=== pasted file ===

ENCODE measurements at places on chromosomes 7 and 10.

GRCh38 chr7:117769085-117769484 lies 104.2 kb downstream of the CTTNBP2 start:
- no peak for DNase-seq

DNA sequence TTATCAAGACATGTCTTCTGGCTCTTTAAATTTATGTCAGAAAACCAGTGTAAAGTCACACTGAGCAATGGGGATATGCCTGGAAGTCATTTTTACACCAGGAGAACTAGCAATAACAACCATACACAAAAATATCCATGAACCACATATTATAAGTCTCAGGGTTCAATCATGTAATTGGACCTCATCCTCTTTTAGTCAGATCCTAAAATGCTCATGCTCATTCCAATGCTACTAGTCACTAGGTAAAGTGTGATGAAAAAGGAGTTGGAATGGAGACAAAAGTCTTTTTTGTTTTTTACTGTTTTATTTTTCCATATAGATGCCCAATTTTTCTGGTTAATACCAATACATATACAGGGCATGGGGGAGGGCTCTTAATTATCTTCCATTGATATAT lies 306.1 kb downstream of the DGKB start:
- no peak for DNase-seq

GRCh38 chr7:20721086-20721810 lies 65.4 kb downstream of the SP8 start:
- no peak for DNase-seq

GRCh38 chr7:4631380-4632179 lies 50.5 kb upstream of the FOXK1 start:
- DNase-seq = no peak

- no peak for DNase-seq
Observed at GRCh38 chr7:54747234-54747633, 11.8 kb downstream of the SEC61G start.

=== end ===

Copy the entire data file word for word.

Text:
ENCODE measurements at places on chromosomes 7 and 10.

GRCh38 chr7:117769085-117769484 lies 104.2 kb downstream of the CTTNBP2 start:
- no peak for DNase-seq

DNA sequence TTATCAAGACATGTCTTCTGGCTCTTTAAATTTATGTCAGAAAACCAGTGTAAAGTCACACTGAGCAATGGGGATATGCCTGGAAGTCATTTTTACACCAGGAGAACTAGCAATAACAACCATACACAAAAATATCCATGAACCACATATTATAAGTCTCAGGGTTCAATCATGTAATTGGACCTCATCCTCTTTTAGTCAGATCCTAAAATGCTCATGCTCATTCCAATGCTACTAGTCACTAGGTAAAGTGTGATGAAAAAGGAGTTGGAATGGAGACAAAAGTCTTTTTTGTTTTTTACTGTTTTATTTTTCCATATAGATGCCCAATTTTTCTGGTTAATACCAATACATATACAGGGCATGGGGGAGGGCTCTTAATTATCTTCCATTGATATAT lies 306.1 kb downstream of the DGKB start:
- no peak for DNase-seq

GRCh38 chr7:20721086-20721810 lies 65.4 kb downstream of the SP8 start:
- no peak for DNase-seq

GRCh38 chr7:4631380-4632179 lies 50.5 kb upstream of the FOXK1 start:
- DNase-seq = no peak

- no peak for DNase-seq
Observed at GRCh38 chr7:54747234-54747633, 11.8 kb downstream of the SEC61G start.